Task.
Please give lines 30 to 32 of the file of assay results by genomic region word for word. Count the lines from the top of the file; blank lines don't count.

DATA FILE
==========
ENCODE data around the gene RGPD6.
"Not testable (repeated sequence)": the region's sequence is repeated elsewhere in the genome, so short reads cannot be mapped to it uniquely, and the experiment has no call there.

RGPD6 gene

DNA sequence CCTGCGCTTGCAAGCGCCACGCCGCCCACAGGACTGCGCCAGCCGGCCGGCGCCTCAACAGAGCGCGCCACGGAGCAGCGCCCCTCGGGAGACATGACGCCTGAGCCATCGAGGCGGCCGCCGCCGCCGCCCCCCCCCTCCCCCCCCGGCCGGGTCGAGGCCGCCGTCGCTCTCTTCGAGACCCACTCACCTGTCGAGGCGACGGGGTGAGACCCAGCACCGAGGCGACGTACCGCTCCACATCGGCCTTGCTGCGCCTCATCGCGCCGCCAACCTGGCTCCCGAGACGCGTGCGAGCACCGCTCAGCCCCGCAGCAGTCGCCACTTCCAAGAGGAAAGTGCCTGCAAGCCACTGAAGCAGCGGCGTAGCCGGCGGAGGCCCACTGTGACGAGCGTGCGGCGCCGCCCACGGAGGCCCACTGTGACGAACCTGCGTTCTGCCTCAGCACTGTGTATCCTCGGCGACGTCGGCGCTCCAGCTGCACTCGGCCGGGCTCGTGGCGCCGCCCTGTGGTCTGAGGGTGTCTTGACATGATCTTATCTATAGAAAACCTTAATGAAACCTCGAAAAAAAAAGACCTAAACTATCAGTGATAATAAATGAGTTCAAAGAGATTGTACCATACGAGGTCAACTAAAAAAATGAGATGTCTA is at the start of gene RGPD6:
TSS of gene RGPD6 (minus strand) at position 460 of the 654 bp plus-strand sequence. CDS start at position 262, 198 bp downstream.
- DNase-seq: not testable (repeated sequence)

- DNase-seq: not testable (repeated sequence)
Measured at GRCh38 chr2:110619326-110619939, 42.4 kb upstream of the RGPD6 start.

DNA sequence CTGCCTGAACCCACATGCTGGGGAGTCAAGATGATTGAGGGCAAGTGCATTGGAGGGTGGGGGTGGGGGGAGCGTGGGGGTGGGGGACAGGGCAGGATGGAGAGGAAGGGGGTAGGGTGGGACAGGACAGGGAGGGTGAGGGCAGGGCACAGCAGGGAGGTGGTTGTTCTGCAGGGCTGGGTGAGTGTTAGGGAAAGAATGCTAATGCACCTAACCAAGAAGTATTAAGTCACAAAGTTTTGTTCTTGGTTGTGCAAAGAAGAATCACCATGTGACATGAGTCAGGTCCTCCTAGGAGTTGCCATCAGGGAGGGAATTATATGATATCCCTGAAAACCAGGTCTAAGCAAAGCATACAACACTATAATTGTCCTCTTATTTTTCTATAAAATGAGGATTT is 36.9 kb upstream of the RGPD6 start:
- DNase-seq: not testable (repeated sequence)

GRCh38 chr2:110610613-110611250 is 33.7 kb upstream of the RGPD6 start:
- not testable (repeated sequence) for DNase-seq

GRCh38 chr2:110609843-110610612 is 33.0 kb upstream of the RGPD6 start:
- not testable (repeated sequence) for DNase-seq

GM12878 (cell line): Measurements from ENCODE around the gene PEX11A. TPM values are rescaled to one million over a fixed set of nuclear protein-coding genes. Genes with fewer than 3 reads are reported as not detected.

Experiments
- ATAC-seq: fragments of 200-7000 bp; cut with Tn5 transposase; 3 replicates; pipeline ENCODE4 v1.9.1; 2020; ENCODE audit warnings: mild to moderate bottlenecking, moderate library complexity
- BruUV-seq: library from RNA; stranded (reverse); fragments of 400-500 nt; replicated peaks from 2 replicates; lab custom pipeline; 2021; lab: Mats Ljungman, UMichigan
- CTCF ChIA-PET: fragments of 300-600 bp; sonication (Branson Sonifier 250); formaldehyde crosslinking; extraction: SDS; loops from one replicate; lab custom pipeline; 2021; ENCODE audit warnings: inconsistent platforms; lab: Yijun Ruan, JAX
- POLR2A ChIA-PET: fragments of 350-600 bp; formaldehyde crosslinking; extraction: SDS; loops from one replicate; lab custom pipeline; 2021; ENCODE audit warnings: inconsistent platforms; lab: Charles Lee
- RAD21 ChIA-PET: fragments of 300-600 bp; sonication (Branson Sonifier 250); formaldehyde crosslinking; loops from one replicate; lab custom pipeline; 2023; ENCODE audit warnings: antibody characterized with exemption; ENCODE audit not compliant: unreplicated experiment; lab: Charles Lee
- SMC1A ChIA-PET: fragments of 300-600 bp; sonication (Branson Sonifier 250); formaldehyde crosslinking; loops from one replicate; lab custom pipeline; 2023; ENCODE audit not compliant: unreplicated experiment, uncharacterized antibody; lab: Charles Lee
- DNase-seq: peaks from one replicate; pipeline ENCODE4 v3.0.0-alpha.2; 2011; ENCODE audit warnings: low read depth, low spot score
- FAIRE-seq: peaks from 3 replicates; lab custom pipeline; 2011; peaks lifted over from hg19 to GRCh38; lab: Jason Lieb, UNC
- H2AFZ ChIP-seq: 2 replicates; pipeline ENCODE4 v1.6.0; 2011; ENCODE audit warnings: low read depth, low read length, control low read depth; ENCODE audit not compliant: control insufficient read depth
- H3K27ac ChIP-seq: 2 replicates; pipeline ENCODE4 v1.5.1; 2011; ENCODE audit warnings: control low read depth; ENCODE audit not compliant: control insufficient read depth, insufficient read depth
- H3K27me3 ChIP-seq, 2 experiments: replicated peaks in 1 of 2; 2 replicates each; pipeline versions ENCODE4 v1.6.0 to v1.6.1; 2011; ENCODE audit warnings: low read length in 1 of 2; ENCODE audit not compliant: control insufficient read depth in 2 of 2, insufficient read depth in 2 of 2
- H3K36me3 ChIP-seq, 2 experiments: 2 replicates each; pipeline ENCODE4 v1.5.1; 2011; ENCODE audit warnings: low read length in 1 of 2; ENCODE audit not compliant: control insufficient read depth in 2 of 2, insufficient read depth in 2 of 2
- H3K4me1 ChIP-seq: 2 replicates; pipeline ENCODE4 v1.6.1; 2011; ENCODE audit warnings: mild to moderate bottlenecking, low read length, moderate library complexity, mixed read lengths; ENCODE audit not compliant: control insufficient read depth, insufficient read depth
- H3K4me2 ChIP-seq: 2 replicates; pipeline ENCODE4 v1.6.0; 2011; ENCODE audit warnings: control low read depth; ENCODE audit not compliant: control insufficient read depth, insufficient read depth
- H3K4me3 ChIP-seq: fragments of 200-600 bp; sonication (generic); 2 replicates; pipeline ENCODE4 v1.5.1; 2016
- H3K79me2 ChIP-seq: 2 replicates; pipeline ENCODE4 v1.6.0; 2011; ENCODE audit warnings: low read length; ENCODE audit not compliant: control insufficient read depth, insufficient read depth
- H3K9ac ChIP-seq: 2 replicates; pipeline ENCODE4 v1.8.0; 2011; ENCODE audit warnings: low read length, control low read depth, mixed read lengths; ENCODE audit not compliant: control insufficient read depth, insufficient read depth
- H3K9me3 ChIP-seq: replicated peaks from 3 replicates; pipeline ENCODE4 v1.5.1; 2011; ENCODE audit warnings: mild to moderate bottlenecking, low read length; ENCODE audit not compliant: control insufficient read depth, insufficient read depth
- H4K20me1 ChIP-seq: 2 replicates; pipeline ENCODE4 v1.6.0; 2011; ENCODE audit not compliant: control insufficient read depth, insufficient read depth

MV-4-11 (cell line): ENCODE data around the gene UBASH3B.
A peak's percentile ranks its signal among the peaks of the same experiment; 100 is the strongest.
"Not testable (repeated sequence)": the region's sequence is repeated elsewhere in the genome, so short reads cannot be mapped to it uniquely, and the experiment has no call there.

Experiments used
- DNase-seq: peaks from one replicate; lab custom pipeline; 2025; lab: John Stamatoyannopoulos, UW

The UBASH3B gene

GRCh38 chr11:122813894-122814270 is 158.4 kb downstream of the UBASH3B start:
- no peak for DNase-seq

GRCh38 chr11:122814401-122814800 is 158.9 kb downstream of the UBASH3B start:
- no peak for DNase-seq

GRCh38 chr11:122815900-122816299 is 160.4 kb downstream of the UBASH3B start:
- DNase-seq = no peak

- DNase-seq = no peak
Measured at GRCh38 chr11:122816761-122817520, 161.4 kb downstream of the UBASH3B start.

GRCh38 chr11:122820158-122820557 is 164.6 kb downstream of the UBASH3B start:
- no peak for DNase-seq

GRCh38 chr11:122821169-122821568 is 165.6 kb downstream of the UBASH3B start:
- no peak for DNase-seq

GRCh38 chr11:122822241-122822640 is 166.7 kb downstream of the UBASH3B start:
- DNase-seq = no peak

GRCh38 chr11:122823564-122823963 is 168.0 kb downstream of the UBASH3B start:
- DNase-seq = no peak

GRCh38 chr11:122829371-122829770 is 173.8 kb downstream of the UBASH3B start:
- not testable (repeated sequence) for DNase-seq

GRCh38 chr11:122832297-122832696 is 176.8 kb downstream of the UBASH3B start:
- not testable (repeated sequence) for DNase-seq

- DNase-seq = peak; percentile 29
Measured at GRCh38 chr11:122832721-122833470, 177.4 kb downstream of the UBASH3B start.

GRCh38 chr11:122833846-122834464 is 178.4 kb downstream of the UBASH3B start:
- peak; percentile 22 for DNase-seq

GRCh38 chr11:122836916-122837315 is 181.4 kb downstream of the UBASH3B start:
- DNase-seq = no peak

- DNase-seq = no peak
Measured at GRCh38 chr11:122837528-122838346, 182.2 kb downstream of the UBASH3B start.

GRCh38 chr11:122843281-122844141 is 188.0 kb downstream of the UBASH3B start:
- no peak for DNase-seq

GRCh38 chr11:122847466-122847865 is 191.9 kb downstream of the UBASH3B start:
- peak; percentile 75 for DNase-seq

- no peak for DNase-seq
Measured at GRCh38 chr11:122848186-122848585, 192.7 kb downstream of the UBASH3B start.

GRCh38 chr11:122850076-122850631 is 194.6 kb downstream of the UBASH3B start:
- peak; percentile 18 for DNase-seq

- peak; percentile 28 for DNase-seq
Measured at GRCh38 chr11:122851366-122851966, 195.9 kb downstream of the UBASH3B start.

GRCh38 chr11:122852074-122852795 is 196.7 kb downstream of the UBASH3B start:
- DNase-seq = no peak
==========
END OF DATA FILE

- H3K4me2 ChIP-seq: 2 replicates; pipeline ENCODE4 v1.6.0; 2011; ENCODE audit warnings: control low read depth; ENCODE audit not compliant: control insufficient read depth, insufficient read depth
- H3K4me3 ChIP-seq: fragments of 200-600 bp; sonication (generic); 2 replicates; pipeline ENCODE4 v1.5.1; 2016
- H3K79me2 ChIP-seq: 2 replicates; pipeline ENCODE4 v1.6.0; 2011; ENCODE audit warnings: low read length; ENCODE audit not compliant: control insufficient read depth, insufficient read depth